Lakatos proposed a model of scientific advance wherein there is a “hard core” of scientific or mathematical theory which is surrounded by a “protective belt” of gentle inquiry. It is work going on within this protective belt that incrementally advances or erodes the hard core of the paradigm. Virtually all of routine scientific research (institutional science) operates in the zone of this protective belt while revolutionary, or paradigm changing ideas, penetrate it, smash the hard core, and thus demolish the whole structure. Cryonics, like Natural Selection, or the theories of General and Special Relativity, is core-smashing in character, and in the case of cryonics, the idea is so antithetical to the existing order of civilization that it can it only be advanced by insurgent means. This is so because cryonics overturns the Vitalistic view of life, challenges the conventional definition of death, invalidates the core tenets of contemporary medicine, erodes the need for a mystical afterlife, radically redistributes capital (disrupts inheritance, bequests, and mortuary customs), mandates a complete change in reproductive behavior, perturbs generational succession, requires space colonization, requires (and supports) profoundly disruptive technologies such as cloning, regenerative medicine, nanotechnology, artificial intelligence, and finally, ends the species and enables, if not requires Transhumanism.
The real cost of free
As I've written here before, copying isn't going to get harder, ever. Hard drives won't magically get bulkier but hold fewer bits and cost more. Networks won't be harder to use. PCs won't be slower. People won't stop learning to type "Toy Story 3 bittorrent" into Google. Anyone who claims otherwise is selling something – generally some kind of unworkable magic anti-copying beans that they swear, this time, will really work.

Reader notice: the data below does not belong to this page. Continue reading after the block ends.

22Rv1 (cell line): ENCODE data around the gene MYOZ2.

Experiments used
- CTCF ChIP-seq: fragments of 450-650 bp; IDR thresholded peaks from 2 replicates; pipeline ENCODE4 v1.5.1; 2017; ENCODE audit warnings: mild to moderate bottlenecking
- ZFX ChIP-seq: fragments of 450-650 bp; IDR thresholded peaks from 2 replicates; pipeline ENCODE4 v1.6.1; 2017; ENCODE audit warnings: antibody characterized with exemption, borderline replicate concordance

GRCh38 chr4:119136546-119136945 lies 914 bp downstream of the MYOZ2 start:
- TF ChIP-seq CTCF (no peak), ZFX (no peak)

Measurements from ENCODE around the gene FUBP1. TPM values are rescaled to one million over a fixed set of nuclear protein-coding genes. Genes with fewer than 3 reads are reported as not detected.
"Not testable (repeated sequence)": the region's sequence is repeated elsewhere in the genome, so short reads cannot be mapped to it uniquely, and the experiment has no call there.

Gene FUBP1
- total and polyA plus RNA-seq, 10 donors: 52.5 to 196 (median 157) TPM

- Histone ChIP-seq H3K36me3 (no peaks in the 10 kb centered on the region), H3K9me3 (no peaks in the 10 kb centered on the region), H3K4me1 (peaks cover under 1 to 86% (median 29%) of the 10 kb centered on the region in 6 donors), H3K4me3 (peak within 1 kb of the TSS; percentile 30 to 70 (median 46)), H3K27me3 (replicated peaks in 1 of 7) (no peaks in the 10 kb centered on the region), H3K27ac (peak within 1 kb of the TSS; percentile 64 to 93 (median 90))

Robots Are Replacing Middle Class Jobs
On the low end of the spectrum, we have physical jobs that we can’t automate yet (yard work, for example). On the high end of the spectrum, we have creative and cognitive jobs that we can’t automate yet (law and management, for example). But as technology advances, and it certainly will, more people are going to be elbowed out of the workforce. We may be heading toward a future with plentiful high-end jobs and plentiful low-end jobs, and not much in the middle.
-- If the skills and talents that are truly financially rewarding become harder and harder to acquire, people who would never consider themselves students of Marx might start questioning whether, given the circumstances, it still makes sense to pay people based solely on the demand for their skills in a marketplace that would be demanding very few skills.
Chatbot Wears Down Proponents of Anti-Science Nonsense
In a way, what Leck has created is a pro-active search engine: it answers twitter users who aren't even aware of their own ignorance.